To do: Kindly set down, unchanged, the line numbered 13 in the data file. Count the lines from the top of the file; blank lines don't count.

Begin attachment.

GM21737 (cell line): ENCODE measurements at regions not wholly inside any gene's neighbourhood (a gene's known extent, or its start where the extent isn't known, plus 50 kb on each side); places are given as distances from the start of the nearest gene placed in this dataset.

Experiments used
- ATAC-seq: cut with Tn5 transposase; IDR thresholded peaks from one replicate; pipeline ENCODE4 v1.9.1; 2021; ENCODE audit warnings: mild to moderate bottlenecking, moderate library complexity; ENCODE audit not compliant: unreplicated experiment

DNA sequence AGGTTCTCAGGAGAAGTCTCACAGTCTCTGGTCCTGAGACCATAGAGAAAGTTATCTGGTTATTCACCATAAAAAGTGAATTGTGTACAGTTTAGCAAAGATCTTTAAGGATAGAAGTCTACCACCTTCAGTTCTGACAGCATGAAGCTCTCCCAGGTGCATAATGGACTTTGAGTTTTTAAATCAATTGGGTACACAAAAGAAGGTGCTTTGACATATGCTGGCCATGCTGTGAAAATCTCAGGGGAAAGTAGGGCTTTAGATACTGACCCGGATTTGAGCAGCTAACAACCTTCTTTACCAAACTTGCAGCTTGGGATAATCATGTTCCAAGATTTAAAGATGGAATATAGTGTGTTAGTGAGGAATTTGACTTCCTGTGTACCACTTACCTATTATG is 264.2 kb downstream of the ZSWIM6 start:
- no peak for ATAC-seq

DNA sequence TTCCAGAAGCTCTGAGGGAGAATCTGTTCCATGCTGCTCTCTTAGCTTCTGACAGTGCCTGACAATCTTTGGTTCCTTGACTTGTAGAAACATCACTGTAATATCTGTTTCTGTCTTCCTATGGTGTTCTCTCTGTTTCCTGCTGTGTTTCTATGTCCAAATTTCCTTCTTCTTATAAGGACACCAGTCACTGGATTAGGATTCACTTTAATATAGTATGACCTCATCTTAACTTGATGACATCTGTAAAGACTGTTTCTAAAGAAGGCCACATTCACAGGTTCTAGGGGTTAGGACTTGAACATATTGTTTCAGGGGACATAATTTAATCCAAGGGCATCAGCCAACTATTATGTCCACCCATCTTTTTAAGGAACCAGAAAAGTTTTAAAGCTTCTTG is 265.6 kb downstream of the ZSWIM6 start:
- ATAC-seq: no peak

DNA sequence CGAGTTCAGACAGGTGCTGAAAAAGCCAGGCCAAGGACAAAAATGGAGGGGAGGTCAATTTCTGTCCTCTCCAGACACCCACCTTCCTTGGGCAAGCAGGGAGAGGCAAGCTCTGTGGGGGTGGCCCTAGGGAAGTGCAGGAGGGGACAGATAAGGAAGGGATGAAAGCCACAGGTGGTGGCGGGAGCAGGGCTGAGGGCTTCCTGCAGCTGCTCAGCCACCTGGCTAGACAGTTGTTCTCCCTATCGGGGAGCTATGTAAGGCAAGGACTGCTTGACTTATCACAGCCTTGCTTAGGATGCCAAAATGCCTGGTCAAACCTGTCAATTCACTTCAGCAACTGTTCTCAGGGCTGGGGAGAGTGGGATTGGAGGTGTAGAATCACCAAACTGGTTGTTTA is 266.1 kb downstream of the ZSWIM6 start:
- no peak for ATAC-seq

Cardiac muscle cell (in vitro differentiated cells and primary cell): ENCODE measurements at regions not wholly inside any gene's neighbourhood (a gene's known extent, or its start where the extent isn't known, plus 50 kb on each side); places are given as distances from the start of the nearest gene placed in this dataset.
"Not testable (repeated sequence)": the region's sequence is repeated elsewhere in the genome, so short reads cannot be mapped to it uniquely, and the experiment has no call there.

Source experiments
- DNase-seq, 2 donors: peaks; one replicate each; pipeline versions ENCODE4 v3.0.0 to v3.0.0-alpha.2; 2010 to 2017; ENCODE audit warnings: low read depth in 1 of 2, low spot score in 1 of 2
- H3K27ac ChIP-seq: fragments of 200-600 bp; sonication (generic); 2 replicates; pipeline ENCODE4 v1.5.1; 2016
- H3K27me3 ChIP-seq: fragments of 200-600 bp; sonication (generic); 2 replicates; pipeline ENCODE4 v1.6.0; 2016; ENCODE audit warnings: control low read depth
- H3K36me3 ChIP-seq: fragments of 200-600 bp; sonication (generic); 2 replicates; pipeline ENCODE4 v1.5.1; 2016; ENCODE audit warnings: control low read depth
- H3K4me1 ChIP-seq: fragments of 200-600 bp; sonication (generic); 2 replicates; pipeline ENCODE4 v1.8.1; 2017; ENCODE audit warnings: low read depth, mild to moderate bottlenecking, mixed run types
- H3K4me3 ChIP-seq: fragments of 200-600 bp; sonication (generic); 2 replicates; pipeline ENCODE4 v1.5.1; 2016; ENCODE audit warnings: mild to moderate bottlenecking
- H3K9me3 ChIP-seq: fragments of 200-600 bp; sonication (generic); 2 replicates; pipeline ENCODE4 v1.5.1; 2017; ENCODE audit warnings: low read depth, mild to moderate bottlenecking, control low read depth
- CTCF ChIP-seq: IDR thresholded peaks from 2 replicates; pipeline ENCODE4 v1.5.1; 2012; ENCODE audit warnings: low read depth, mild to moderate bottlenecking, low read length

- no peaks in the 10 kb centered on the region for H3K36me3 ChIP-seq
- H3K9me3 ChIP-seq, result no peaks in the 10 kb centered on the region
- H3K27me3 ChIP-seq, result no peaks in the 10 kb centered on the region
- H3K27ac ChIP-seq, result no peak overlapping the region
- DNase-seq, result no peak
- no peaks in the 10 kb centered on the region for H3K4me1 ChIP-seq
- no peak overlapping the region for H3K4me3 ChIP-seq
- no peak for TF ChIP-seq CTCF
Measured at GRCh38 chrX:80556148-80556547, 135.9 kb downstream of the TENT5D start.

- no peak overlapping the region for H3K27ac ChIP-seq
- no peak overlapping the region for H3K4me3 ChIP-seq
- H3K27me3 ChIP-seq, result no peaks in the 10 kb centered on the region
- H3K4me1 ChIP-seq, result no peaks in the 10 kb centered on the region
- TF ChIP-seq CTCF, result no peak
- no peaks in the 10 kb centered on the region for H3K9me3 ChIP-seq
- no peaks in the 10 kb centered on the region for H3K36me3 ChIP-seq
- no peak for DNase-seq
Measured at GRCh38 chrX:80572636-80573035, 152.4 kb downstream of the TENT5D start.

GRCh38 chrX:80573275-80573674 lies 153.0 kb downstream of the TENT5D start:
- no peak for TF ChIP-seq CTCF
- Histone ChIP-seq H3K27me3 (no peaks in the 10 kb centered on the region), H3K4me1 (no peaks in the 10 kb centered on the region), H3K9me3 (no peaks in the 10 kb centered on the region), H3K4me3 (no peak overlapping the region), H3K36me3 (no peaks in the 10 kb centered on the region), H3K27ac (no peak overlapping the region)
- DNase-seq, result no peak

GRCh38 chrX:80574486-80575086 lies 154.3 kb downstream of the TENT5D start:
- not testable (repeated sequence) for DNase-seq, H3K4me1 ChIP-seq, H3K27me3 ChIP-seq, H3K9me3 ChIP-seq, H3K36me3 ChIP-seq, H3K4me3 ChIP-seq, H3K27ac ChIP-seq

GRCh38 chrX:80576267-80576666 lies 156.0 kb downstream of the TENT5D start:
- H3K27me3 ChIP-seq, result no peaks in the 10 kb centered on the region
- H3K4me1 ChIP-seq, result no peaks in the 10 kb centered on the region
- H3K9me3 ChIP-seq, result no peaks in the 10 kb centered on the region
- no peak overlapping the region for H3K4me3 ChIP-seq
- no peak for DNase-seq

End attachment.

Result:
- DNase-seq, 2 donors: peaks; one replicate each; pipeline versions ENCODE4 v3.0.0 to v3.0.0-alpha.2; 2010 to 2017; ENCODE audit warnings: low read depth in 1 of 2, low spot score in 1 of 2